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Wednesday, August 25, 2010

Ceramic pumpkins

Ceramic Halloween Pumpkins

I found this lesson at

I am so excited to make these with my third graders!!

pumpkin It comes from Ellen at Clayworks Studio. It’s basically making two pinch pots and blending them together. My kids grade 3-5 loved making these and the success rate was very high!

1. Give each student a piece of clay about the size of a small apple. Instruct them to remove a small piece for the stem and set aside. The rest of the clay is to be split into 2 sections.

2. After warming and softening the clay with their hands, each of the 2 sections needs to be turned into a ball and then into a smooth pinch pot. The goal is to have 2 bowls that roughly match each other in size.

3. Discuss how any time clay pieces are to be blended together, they need to be scored (scratched) and “puttied” together with slip (clay mud). Roughen up the edges of each bowl with a fork, wet with slip, and gently push the two bowls together. Use clay tool to blend together and hide seam.

4. A small stem is to be formed from the last piece of clay. It also gets scored and slipped on what is determined to be the top of the ball. Encourage extra blending on stem base as they are prone to fall off otherwise.

5. The students then hold the pumpkin in their hands and use a round tube, such as a jumbo-size pencil to push in ridges. If they rock the pencil from the stem to the bottom, rotate, and press again, they will form what look like the ridges of the pumpkin. Names may then be scored onto the bottom.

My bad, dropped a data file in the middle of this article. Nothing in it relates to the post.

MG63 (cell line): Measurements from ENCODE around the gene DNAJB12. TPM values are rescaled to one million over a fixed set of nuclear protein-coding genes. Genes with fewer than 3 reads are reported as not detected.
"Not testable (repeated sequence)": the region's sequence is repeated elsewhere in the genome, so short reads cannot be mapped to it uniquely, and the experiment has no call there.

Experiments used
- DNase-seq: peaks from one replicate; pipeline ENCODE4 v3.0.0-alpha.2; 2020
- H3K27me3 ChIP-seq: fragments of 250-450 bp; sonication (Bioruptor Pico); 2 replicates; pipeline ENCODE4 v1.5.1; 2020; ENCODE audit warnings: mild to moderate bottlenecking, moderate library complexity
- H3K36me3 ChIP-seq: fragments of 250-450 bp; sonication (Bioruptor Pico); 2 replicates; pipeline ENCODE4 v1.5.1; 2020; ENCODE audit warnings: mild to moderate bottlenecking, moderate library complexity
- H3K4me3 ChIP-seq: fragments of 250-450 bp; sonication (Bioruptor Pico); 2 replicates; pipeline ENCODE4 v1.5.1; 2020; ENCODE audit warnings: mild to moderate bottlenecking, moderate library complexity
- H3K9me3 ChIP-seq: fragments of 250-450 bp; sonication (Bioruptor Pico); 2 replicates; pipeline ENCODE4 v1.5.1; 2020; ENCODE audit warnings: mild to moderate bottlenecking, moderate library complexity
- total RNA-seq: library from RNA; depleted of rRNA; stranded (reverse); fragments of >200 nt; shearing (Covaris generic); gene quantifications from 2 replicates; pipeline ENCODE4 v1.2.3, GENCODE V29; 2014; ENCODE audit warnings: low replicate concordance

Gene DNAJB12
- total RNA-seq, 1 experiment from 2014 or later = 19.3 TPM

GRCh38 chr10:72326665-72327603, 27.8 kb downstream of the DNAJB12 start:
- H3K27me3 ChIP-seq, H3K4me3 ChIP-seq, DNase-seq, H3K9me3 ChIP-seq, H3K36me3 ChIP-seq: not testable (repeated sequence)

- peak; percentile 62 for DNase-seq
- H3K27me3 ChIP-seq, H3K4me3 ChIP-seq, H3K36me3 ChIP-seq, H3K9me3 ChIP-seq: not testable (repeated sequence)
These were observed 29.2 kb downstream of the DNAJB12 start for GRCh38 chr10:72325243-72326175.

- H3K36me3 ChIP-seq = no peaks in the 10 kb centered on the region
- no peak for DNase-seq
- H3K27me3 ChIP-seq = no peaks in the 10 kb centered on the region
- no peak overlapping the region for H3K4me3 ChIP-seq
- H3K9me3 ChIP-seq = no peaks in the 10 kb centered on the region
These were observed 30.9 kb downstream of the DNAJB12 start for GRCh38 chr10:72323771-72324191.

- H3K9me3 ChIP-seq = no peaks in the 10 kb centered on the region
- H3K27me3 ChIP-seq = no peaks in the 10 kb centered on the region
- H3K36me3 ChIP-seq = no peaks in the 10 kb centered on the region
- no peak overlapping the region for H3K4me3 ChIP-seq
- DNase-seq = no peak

6. The next day, I had students draw lightly on the clay what they wanted their faces to look like. I kept it simple with only allowing circles, triangles or squares (no teeth!). It takes a sharp knife to cut out the faces, so I did it for them with an xacto knife.

7. When the clay is no longer cool to the touch, do a bisque firing with all the pumpkins. Have the students paint the pumpkins with glaze, and fire again.

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1 comment:

  1. These are so much fun to make. I've never had my students cut all the way through to make the jack-o-lantern face, but I like the way it looks! I've had kids that did some really creative vines growing out of the stem. I did encourage them to let the vines connect with the pumpkin for extra strength.


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